“You’re going to beat it,” he said. “We have the best medical equipment, we have the best medicines.”

The advice fit in with Trump’s downplaying of the virus, his ridiculing of those who wear masks to protect themselves and others, and his insistence on holding rallies and White House events in contravention of federal guidelines. But emergency room doctors, public health experts, survivors of the disease and those who have lost loved ones were nevertheless aghast, saying his cavalier words were especially dangerous at a time when infections are on the rise in many places.

Marc Papaj, a Seneca Nation member who lives in Orchard Park, New York, lost his mother, grandmother and aunt to COVID-19. He was finding it tough to follow the president’s advice not to let the virus “dominate your life.”

“The loss of my dearest family members will forever dominate my life in every way for all of my days,” Papaj said, adding this about Trump: “He does not care about any of us — he’s feeling good.”

Dr. Tien Vo, who has administered more than 40,000 coronavirus tests at his clinics in California’s Imperial County, had this to say: “Oh, my Lord. That’s a very bad recommendation from the president.”

The county is a farming region along the Mexican border that, at one point, had California’s highest infection rate. Its 180,000

Trump tweet angers pandemic survivors

SEATTLE (AP) — Dizzy with a soaring fever and unable to breathe, Scott Sedlacek had one thing going for him: He was among the first people to be treated for COVID-19 at Seattle’s Swedish Medical Center, and the doctors and nurses were able to give him plenty of attention.

The 64-year-old recovered after being treated with a bronchial nebulizer in March, but the ensuing months have done little to dull the trauma of his illness. Hearing of President Donald Trump’s advice by Tweet and video on Monday not to fear the disease — as well as the president’s insistence on riding in a motorcade outside Walter Reed Medical Center and returning to the White House while still infectious — enraged him.

“I’m so glad that he appears to be doing well, that he has doctors who can give him experimental drugs that aren’t available to the masses,” Sedlacek said. “For the rest of us, who are trying to protect ourselves, that behavior is an embarrassment.”

COVID-19 has infected about 7.5 million Americans, leaving more than 210,000 dead and millions more unemployed, including Sedlacek. The U.S. has less than 5% of the globe’s population but more than 20% of the reported deaths.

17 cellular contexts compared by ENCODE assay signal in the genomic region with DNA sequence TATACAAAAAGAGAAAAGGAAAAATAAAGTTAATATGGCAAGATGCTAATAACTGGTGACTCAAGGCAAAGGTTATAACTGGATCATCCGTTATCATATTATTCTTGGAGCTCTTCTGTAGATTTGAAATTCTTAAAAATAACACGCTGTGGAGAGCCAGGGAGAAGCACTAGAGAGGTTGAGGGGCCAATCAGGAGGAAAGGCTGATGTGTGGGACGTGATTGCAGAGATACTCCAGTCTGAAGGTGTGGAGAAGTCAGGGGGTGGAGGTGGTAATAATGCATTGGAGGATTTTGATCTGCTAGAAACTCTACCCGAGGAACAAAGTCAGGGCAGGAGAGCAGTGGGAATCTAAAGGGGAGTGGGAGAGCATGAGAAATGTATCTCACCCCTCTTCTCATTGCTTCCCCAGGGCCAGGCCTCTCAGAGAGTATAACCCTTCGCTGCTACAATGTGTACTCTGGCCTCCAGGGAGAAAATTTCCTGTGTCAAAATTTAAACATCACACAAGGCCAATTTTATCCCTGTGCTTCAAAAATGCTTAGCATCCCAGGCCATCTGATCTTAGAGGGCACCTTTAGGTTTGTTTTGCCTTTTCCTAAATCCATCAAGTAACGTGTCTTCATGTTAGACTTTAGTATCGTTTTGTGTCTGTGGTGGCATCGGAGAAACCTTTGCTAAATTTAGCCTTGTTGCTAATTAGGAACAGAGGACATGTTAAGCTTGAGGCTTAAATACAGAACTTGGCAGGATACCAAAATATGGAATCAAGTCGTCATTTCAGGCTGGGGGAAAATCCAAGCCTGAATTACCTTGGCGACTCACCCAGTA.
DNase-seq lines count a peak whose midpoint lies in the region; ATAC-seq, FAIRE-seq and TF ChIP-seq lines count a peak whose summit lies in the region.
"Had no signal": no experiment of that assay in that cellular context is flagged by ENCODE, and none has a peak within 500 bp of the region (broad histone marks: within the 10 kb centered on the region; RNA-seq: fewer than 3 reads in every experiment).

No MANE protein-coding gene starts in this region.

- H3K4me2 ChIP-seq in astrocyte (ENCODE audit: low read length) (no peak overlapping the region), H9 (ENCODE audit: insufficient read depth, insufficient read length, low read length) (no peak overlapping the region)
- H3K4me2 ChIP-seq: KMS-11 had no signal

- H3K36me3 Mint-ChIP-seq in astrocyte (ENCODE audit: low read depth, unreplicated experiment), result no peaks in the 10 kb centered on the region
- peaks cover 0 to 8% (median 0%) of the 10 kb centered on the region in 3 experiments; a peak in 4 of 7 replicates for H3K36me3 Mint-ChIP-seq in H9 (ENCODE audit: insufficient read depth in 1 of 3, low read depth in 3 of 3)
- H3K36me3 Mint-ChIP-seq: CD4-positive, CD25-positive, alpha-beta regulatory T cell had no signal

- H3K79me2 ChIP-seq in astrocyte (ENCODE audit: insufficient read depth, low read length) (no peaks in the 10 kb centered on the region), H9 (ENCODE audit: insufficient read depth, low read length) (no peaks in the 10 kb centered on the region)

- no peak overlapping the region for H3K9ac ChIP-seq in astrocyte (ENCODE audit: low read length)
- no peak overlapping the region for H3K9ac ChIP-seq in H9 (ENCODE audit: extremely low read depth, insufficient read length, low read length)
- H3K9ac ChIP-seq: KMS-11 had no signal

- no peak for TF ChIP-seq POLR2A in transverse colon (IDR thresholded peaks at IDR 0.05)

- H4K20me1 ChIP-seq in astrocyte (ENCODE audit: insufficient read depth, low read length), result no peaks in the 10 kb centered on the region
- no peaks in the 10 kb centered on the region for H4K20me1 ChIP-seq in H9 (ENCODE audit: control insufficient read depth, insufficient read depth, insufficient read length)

Yet the world’s highest-profile coronavirus patient tweeted on Monday, as he was due to be released from the hospital following a three-day stay: “Don’t be afraid of Covid. Don’t let it dominate your life. We have developed, under the Trump Administration, some really great drugs & knowledge. I feel better than I did 20 years ago!”

He reiterated the message in a video Monday night, saying “Be careful,” but “don’t let it dominate you.”


“You’re going to beat it,” he said. “We have the best medical equipment, we have the best medicines.”

The advice fit in with Trump’s downplaying of the virus, his ridiculing of those who wear masks to protect themselves and others, and his insistence on holding rallies and White House events in contravention of federal guidelines. But emergency room doctors, public health experts, survivors of the disease and those who have lost loved ones were nevertheless aghast, saying his cavalier words were especially dangerous at a time when infections are on the rise in many places.

Marc Papaj, a Seneca Nation member who lives in Orchard Park, New York, lost his mother, grandmother and aunt to COVID-19. He was finding it tough to follow the president’s advice not to let the virus “dominate your life.”

“The loss of my dearest family members will forever dominate my life in every way for all of my days,” Papaj said, adding this about Trump: “He does not care about any of us — he’s feeling good.”

Dr. Tien Vo, who has administered more than 40,000 coronavirus tests at his clinics in California’s Imperial County, had this to say: “Oh, my Lord. That’s a very bad recommendation from the president.”

The county is a farming region along the Mexican border that, at one point, had California’s highest infection rate. Its